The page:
Whipped butter makes for a softer, easier spread. When mixed with air, the butter can increase in volume by as much as a third, yet it still may contain 80 percent butterfat. Adding cold water makes the whipped butter even smoother and adds additional volume. It also creates a lighter butter. Usually, ice water works best when whipping, as it keeps the butter cool during mixing.
A large bowl and a whisk is all you need to make homemade whipped butter. A food mixer makes the process even faster. The National Dairy Council suggests creaming softened butter in a food processor, pulsing at low speed. Eventually, the butter will turn light and fluffy, as the air is trapped inside. Adding cold water to whipped butter involves slowly mixing one half cup of iced water to the whipped butter and continuing to whip, until it fluffs up.
Adding cold water to whipped butter gives a smoother finish. However, because the water is released as the butter warms up, it is not suitable for spreading on hot toast, for example. Instead, it's perfect for cold bread rolls. Because the density of whipped butter is different from standard butter, you should not use it in baking or cooking recipes, as the measurements will be inaccurate. It also melts too fast and froths too much for frying.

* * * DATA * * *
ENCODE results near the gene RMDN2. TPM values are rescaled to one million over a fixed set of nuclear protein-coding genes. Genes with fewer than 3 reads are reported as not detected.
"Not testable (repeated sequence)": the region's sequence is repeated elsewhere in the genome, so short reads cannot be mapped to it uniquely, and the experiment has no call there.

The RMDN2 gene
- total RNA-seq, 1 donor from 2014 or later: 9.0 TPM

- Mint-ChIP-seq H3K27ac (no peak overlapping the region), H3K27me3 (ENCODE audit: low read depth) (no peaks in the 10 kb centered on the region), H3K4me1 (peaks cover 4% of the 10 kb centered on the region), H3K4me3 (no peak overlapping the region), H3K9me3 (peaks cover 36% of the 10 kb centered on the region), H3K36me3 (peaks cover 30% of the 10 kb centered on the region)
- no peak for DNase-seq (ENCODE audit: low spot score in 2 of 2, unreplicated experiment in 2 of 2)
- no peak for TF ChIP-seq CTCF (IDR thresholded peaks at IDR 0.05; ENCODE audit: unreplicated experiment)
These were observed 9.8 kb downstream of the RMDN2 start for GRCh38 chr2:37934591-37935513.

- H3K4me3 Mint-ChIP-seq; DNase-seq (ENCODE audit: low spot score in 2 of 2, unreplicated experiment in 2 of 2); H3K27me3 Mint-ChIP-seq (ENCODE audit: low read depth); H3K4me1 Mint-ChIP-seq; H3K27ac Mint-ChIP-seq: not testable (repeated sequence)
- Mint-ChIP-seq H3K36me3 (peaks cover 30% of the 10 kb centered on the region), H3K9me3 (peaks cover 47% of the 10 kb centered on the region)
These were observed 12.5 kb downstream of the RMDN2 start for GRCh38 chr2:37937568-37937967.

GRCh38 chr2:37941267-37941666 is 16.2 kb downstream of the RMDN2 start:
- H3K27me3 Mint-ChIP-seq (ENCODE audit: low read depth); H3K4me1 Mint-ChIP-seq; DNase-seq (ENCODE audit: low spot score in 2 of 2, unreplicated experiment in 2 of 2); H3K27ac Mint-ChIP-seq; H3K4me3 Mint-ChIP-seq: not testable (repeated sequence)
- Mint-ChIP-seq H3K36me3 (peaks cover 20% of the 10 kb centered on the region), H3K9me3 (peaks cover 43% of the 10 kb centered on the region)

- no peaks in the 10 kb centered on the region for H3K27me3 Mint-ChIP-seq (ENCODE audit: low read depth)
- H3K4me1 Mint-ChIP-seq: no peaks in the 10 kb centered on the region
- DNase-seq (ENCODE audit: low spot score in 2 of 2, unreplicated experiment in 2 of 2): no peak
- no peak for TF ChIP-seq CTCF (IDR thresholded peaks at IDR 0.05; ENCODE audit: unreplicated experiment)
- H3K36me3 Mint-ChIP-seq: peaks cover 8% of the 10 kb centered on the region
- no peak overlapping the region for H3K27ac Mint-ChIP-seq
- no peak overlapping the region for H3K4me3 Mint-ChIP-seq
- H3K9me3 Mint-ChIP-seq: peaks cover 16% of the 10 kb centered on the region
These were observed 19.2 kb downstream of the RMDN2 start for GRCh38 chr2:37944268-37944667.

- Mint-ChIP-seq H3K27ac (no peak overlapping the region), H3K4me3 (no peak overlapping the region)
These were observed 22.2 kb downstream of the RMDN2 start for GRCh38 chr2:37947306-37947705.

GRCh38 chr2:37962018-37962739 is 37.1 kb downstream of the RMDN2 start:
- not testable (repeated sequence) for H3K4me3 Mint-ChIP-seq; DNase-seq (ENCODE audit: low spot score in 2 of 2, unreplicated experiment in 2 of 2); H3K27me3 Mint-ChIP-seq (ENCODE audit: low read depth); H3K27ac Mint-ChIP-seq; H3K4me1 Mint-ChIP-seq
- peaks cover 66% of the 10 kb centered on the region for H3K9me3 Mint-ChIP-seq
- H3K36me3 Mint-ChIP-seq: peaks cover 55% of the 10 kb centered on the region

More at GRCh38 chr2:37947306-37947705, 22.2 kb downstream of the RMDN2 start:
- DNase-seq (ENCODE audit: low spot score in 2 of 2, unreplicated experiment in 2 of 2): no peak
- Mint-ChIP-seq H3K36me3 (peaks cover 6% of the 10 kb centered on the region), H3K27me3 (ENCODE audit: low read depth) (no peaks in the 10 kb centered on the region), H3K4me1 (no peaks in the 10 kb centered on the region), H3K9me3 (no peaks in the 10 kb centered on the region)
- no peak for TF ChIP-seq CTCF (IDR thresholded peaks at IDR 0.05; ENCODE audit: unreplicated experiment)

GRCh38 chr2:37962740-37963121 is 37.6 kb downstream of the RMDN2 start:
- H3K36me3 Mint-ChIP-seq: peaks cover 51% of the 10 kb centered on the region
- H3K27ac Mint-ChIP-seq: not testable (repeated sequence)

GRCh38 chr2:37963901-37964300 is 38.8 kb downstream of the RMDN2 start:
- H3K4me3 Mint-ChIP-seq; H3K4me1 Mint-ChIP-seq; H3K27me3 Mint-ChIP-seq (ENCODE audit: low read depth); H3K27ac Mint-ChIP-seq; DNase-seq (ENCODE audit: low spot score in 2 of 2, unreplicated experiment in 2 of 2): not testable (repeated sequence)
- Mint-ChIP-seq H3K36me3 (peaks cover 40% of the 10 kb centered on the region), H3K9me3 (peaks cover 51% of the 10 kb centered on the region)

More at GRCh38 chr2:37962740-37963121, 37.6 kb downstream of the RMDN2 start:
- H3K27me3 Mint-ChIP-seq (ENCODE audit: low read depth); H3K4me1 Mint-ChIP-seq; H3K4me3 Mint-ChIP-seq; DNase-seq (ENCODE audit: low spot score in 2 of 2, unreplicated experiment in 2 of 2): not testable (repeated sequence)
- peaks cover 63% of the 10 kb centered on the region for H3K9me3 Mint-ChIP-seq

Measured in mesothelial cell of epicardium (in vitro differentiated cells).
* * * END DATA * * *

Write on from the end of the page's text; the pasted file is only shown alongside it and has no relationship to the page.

Making butter at home from heavy cream can also require cold water. After mixing the cream slowly, it will form clumps of butter granules. Once you drain off the buttermilk, some recipes suggest that you combine the butter with ice-cold water and mix firmly. This helps rinse off more buttermilk, leaving a pure butter. Once finished, you can make this into whipped butter by whisking vigorously.
Whipped butter generally goes rancid more quickly than standard butter. Whipped butter mixed with cold water is even more unstable, and won't keep in the refrigerator as long as a solid butter pack. If you make whipped butter with water, do so shortly before use. When it comes to whipped butter, the fresher the better.
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Based near London, U.K., Peter Mitchell has been a journalist and copywriter for over eight years. Credits include stories for "The Guardian" and the BBC. Mitchell is an experienced player and coach for basketball and soccer teams, and has written articles on nutrition, health and fitness. He has a First Class Bachelor of Arts (Hons.) from Bristol University.